3d printing

GE, Voxeljet and Fraunhofer Institute to create World’s Largest 3D Printer

GE Green Energy is becoming a member of forces with research workers at Fraunhofer IGCV and computer printer company Voxeljet AG to produce the world’s most significant 3D computer printer.

The computer printer will be utilized for the development of molds for creating large amalgamated components for GE’s next era Haliade-X offshore wind turbines. Specifically, the engineers want to utilize this new process to produce the nacelles on the wind generators.

The printer, dubbed the Progress Casting Cell (ACC) is a modular system predicated on Voxeljet’s own binder jetting technology, which is with the capacity of printing molds for castings up to 9.5 meters in diameter and 60 metric tons (the same weight as the nacelles).

“The 3D published molds will bring benefits including improved casting quality through better surface surface finish, part reliability and persistence,” said Juan Pablo Cilia, Mature Additive Design Engineer at GE Green Energy.

“Furthermore, fine sand binder plane molds or additive molds provide cost benefits by lowering machining time and other materials costs anticipated to optimized design. This unprecedented production technology is a game changer for creation efficiency allowing localized processing in high cost countries, a key advantage for our customers seeking to maximize the neighborhood economic development advantages of offshore breeze.”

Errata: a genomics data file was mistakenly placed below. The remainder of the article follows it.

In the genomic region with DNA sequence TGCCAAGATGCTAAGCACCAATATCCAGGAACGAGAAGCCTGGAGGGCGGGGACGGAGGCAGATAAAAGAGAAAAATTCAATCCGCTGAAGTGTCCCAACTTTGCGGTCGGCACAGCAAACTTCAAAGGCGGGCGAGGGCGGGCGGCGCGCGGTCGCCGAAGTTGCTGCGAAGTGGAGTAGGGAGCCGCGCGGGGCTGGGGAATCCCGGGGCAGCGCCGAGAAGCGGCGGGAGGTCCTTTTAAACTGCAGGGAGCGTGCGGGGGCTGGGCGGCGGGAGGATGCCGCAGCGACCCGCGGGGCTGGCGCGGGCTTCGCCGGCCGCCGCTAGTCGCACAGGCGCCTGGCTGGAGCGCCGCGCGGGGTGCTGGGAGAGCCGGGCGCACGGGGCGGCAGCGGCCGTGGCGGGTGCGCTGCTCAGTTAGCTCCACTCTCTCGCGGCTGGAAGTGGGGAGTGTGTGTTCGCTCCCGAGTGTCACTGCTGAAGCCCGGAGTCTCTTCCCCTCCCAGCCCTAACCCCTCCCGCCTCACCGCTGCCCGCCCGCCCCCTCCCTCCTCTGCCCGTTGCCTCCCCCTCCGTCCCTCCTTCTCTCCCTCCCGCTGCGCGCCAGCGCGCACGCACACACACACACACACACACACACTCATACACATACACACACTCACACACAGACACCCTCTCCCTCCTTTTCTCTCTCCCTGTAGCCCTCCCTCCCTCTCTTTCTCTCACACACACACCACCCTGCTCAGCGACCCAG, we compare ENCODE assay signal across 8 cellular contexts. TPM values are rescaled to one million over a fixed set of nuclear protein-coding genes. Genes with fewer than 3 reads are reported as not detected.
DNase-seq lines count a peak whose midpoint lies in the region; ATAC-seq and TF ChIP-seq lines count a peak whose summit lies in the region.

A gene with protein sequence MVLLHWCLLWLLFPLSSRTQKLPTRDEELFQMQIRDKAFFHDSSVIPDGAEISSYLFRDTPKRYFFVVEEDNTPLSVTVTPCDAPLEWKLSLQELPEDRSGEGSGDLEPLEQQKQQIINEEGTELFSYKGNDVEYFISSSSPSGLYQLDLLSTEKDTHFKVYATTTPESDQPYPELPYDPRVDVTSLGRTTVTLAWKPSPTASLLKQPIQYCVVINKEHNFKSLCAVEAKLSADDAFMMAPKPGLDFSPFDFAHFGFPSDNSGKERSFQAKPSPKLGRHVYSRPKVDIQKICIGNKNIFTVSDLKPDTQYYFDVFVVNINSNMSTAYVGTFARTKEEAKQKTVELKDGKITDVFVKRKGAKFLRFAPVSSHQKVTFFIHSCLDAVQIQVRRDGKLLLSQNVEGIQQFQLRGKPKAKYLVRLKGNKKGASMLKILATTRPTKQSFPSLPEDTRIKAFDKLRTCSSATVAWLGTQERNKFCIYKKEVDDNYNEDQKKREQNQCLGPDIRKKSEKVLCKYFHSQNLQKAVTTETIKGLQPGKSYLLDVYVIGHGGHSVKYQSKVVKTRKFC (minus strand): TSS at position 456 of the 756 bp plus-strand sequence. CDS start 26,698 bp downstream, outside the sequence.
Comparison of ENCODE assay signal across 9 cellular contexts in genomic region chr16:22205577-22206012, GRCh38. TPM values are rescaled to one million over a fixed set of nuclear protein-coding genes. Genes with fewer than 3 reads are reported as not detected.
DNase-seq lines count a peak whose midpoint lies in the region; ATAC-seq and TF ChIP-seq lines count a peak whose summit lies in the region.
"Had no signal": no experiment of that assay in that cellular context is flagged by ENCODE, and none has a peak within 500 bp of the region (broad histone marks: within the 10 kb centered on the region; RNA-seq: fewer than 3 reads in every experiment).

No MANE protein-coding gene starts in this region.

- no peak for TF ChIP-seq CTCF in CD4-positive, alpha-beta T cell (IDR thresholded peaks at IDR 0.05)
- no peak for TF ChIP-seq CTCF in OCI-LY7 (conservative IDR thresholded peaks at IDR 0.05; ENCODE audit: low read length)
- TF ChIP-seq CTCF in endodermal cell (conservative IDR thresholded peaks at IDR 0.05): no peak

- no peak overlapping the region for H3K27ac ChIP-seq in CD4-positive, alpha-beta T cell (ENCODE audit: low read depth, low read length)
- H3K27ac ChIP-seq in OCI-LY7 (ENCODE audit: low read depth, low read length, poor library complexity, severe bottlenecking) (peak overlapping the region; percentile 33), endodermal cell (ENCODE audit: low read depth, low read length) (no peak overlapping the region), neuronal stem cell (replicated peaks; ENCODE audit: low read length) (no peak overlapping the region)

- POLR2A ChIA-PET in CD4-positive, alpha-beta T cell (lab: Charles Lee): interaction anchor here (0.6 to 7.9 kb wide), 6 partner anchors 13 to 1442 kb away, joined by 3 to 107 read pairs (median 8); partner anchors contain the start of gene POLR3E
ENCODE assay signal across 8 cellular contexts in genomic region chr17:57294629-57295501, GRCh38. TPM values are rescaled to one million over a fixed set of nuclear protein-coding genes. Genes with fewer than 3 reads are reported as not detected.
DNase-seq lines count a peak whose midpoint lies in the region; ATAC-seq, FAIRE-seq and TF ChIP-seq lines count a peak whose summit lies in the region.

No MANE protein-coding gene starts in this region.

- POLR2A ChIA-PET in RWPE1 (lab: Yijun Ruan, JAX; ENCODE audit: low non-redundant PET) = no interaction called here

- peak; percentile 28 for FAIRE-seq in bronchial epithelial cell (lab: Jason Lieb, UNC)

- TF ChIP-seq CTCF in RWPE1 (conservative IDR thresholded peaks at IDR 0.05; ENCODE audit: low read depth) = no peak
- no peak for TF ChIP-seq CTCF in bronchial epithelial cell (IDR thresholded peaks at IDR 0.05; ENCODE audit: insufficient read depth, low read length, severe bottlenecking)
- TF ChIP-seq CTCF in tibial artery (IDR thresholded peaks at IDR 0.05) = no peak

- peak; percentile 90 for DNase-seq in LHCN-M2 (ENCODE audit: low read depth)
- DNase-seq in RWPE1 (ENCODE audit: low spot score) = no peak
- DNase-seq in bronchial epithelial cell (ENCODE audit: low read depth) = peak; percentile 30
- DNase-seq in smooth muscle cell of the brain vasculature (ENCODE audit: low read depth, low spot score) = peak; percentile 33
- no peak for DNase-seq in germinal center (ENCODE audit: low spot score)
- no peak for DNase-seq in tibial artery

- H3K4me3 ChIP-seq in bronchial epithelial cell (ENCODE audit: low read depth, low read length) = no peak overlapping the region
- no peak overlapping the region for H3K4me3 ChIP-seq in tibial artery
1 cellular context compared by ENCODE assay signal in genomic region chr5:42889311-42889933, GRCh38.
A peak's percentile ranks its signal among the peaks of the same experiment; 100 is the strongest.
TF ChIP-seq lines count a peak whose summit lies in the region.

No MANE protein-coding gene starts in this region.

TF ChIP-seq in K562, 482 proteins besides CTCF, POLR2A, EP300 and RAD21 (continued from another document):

Layerwise deposition of the mold. Man for level (Image credit: Fraunhofer IGCV)

Traditionally this structure and mildew would dominate ten weeks to create. With the new large range 3D printer, they state that the development time will be reduced to just two weeks.

The printers will be installed locally to where in fact the turbines will eventually be installed. This will certainly reduce transport costs and may reduce the product’s carbon footprint by eliminating the necessity to transport the large parts from a central making location.

“We try to optimize the mold printing to avoid extremely costly misprints or even miscasts, to save lots of on binder and activator, and improve mechanised and thermal habit during casting,” said Prof. Dr. Wolfram Volk, Director from the Fraunhofer Institute for Casting, Composite and Handling Technology IGCV.

“By creating a process that conserves resources whenever you can, we want to help to increase the environmental and cost balance in the production of wind turbines.”

The institute is adding their understanding of casting and thermal management of casting processes to the cooperation.

The job has been funded partly by the German National Ministry for Economic Affairs and Energy. The task is expected to start later in 2021, with original printer trials start early next year.